Feeb, sorry you had a less than great experience. I should have given more information. The idea with casein is to take a reasonably small number of tubes of colors, maybe 5-8 or so. When you're on site, you can squeeze out what you need on a damp paper towel laid on your mixing tray. That damp paper should keep most of the colors workable for a two hour session, but if not you can squeeze out some more. At the end of the session, you can throw out what you don't use. The brushes can and should be washed out at the end of the session, and brushes you're not actually using that have paint on them should be kept in water so that the paint doesn't dry in them. That's the basics, but I'll explain more of this when I get to doing the casein video.

Cynthia Kukla said...

This is a wonderful description. I bought Pelican Plaka casein on sale decades ago and all are still in good form in the bottle. So I will experiment thanks to your fine technical notes. Also sharing with my students at ISU.

Casimir P said...

You can make casein medium with milk, vinegar and baking soda.

Wikipedia mentions it can be made quickly from cottage cheese with ammonium carbonate.

I believe borax would make casein archival quality.

Casimir P said...

You can make casein medium with milk, vinegar and baking soda.

Wikipedia mentions it can be made quickly from cottage cheese with ammonium carbonate.

I believe borax would make casein archival quality.

Andrew Romanowitz said...

It seems that you have been doing Gouache more lately than Casein. I have painted mostly in oils up to this point, but have been thinking that either Gouache or Casein would make plein air painting a bit more enjoyable.

It seems to me that the biggest differences between Casein and Gouache are that Gouache can be "rewetted" and used on the palette even after it dries, and Casein cannot, while Gouache is more expensive and has a broader range of manufacturers and colors to choose from than Casein.

If you had to choose between Casein and Gouache and could not do both, which would you go with?

James Gurney said...

Andrew, your analysis of the two mediums is about right.

I'm using gouache for my super portable rig—just black and white gouache in my drawing kit. And I like using gouache when I want to combine it with watercolor pencils or watercolors. But I'm using casein a lot for more full-bodied painting, when I really want to pour on the paint in a juicier way. I think of gouache as more delicate, better for detail, more like a harpsichord, with casein more like a piano. Do I really have to choose? I love them both!

Patrick Brown said...

Hi James,

I've been using casein for a few months and it's a wonderful medium, my second favourite after oil, but there are a few things about it that bug me. Hoping you can help me out.

Because of how casein dries to a matte surface, the value range isn't very wide compared to other media. My applications dry quite a bit lighter than when they're put down wet, and it tends to throw me when I'm comparing values. I've also noticed that adding white greys the colours tremendously without even giving a significant increase in value... and so it's forced me to work in a subtractive process, like watercolour, which I'm not too fond of. Lastly, the paint layers seem to lift pretty easily when I paint overtop, but I think it's because I'm adding too much water to the subsequent layers.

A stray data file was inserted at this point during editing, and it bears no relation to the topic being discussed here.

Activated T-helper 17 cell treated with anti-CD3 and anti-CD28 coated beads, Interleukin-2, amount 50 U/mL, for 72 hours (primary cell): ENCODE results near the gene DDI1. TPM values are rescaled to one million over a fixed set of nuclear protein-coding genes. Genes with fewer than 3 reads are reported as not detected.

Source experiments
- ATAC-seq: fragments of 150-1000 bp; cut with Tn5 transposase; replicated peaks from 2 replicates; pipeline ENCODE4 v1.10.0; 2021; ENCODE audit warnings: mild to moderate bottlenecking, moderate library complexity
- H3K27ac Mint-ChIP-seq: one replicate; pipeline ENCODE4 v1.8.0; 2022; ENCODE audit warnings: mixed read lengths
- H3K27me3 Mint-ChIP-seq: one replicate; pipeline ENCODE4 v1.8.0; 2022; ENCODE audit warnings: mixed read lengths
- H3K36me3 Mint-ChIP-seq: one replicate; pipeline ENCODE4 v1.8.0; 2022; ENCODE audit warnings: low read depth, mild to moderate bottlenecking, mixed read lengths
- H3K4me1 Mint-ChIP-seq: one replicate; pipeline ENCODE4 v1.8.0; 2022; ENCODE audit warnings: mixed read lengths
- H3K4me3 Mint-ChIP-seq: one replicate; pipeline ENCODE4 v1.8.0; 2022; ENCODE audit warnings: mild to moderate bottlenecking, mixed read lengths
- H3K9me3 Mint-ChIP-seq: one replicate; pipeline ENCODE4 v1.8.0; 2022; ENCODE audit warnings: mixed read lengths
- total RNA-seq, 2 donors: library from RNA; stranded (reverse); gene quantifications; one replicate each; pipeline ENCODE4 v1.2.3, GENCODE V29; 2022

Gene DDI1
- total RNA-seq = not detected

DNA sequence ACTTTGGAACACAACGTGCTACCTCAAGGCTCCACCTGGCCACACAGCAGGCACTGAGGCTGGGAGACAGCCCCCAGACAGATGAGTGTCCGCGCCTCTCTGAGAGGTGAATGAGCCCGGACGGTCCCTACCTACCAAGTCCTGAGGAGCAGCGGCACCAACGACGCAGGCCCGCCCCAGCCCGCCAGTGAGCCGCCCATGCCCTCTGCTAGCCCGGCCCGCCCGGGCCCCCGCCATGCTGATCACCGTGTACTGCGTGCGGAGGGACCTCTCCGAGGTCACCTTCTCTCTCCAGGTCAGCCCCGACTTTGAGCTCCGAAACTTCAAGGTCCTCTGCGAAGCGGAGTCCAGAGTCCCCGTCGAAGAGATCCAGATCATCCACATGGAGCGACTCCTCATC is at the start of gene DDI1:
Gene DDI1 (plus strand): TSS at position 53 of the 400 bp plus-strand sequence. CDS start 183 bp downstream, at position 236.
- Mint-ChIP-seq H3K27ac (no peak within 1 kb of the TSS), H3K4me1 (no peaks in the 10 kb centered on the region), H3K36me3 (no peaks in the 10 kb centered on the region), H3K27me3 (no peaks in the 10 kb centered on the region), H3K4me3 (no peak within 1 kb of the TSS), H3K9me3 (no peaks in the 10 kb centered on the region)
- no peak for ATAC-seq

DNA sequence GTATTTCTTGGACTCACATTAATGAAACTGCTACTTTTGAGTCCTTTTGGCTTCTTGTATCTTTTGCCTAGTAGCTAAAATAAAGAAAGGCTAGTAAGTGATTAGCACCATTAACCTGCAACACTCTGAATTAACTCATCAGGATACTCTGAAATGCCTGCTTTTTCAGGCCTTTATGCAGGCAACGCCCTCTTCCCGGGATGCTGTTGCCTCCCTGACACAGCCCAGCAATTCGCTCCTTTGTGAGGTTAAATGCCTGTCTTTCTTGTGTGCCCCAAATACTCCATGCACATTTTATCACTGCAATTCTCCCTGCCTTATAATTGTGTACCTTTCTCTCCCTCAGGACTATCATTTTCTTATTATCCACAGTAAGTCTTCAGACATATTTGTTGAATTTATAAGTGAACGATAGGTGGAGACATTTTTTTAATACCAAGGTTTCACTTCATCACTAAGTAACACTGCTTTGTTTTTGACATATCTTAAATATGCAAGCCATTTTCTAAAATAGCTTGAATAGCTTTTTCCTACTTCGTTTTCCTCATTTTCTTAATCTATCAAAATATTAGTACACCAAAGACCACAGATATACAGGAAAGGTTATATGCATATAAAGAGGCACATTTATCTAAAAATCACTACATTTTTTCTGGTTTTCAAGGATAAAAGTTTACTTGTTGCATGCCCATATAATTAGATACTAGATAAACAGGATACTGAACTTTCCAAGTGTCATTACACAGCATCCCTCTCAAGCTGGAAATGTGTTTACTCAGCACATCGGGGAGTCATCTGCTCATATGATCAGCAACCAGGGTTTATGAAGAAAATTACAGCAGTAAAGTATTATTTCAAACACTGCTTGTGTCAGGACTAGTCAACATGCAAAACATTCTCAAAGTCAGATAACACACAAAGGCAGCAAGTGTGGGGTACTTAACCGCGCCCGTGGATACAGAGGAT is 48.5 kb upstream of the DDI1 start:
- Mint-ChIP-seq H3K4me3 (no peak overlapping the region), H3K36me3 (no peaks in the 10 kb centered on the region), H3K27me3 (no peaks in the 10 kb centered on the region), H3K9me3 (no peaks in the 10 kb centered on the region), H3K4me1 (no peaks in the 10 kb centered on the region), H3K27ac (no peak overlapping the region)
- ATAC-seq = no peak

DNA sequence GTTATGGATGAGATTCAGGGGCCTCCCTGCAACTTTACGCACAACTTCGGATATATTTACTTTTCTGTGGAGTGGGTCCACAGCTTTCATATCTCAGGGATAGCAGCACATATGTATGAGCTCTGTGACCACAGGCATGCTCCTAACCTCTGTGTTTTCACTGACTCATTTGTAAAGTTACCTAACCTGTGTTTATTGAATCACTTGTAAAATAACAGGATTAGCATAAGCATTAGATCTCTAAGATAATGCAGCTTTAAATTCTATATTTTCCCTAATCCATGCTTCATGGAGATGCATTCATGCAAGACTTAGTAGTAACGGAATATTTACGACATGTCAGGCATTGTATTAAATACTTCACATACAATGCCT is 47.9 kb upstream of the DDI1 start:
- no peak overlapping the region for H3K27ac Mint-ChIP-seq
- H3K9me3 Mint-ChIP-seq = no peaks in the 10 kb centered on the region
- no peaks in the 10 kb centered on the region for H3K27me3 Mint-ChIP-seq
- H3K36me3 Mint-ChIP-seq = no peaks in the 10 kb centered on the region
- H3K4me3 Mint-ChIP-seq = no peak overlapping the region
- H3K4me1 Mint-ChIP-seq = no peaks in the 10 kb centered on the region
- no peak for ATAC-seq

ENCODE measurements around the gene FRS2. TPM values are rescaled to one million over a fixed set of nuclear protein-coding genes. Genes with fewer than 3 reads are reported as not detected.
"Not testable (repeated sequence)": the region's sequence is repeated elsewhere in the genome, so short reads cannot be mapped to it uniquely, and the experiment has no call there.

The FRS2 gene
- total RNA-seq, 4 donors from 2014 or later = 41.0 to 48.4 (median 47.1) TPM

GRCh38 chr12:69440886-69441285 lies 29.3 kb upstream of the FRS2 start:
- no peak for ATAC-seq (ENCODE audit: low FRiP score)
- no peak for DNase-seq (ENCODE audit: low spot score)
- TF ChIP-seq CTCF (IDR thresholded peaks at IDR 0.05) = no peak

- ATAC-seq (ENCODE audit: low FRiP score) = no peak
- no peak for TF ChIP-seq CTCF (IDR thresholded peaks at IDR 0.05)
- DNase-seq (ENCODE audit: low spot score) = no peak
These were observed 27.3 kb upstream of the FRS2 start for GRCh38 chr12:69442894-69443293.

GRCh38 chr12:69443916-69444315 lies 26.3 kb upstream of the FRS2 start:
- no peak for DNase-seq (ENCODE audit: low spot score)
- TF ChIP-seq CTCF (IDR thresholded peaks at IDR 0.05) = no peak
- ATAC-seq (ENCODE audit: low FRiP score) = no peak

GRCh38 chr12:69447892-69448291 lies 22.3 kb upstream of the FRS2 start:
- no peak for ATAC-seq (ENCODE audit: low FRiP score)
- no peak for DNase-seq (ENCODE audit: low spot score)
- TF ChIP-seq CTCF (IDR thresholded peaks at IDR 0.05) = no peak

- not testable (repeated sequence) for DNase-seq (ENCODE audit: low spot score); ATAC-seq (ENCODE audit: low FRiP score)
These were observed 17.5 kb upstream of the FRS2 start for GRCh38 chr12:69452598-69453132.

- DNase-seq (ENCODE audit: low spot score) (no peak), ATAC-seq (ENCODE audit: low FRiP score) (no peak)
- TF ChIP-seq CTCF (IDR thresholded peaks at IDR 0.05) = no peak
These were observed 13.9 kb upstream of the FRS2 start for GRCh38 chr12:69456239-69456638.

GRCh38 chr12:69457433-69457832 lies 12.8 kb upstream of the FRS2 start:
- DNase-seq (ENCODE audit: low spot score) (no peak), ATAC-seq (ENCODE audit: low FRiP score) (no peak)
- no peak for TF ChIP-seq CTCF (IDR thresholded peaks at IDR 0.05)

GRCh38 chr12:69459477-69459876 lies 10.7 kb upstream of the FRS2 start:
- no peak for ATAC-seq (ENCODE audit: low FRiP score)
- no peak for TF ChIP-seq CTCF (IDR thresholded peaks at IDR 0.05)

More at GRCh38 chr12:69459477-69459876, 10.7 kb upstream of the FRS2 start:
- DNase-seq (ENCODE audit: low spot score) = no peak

I'm wondering if I might be doing something wrong, if you've had similar experiences, and if you have any workarounds to these issues.

Thanks so much!

- Patrick

James Gurney said...

Hi, Patrick,
A couple of things: You can push the values darker with black on the palette, of course, or by using casein varnish as a final gloss coat. But the matte surface is one of the charms of the medium, and I've actually stayed away from full black anyway, just to give color character to the darks. Finally, when you shoot your artwork, you can always use the Photoshop slider to get the full value range if you want.

Yes, white will gray (and usually cool) the color in most any painting medium. So if you have high chroma versions of those hues you can boost the chroma at a given value.

About the painting layers lifting up. Acrylic has a stronger emulsion strength -- casein has some strength, but not much. It's more like gouache. The thing I try to do is to use the wettest, most watery layers early on in the process, and get progressively drier as you go. Also, don't scrub with the brush. Just prepare a stroke, lay it down, and leave it.

Hope that helps!

David Hoehn said...

Hi James,

I am deep into indirect painting methods, like the Old Masters, in oil. The issue is, I'm not interested in waiting so long for each layer to set before applying the next. I've found alkyd resins (Gamblin's line) to be of great use for drying speed. However, I am very curious about using casein to paint in the underlying colors on the gessoed surface first to help speed the process. After rendering and laying in a few thin layers of casein, I wanted to continue the painting with oil layers to refine the form, then scumble and glaze.

Would you happen to know:

1) How long I would have to wait for the casein to dry before laying down a dissimilar medium like oils?
2) Is there a preferred or needed medium to apply as an isolation or seal coat over casein before starting oils, if any?
3) Does the casein paint have a strong enough bond to the ground as an archival medium for this method, or would cracking or delamination eventually occur?
4) Is this method of painting recommended and was this a common practice at one time?
5) I've heard casein and oil can be mixed. Is this a good idea?

Thank you in advance James, you're the best!


James Gurney said...

David, quick answers:
1. I'd give it a day or two next to a sunny window or near a fireplace, until it's bone dry.
2. I believe you can paint oil directly over casein; that's the usual way.
3. The paint layer is only as strong as the weakest layer, so I wouldn't build up too much impasto. If you want texture, use a texturing compound in acrylic, which has more emulsion strength.
4. Yes, casein is a traditional underpainting color. By the way, it's older than oils, going all the way back to the Egyptians -- and in fact to upper Paleolithic humans. I think I did a post about the world's oldest's casein.
5. No, I wouldn't mix oil and casein, nor would I work with casein over oil. Casein first, let it dry, then oil over is OK.

More info at the Richeson site: